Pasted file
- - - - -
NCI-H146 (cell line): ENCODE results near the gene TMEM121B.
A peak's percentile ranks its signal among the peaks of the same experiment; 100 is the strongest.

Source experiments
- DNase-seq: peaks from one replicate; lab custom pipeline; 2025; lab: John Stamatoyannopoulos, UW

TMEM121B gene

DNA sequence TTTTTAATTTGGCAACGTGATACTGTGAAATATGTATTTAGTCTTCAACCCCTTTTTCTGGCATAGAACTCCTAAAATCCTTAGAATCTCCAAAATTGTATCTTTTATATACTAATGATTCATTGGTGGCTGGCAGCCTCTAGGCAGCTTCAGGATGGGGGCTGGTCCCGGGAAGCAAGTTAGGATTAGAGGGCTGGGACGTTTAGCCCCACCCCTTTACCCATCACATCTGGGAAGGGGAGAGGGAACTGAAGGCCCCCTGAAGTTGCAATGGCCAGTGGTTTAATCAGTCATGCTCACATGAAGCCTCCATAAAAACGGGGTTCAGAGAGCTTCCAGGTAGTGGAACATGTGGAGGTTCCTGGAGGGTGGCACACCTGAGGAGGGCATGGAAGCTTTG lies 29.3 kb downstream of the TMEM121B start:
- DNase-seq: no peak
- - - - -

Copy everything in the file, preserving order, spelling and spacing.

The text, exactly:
NCI-H146 (cell line): ENCODE results near the gene TMEM121B.
A peak's percentile ranks its signal among the peaks of the same experiment; 100 is the strongest.

Source experiments
- DNase-seq: peaks from one replicate; lab custom pipeline; 2025; lab: John Stamatoyannopoulos, UW

TMEM121B gene

DNA sequence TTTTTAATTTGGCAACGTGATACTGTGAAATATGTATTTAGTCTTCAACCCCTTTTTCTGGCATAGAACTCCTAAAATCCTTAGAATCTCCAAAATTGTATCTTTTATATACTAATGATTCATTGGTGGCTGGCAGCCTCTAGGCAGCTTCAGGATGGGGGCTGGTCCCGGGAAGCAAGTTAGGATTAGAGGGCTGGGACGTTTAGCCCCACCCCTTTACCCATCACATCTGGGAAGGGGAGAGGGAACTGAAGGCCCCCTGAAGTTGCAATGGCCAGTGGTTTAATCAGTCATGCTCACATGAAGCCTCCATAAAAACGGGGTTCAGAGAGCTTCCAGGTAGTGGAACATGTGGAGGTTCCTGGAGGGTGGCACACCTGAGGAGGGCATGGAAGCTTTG lies 29.3 kb downstream of the TMEM121B start:
- DNase-seq: no peak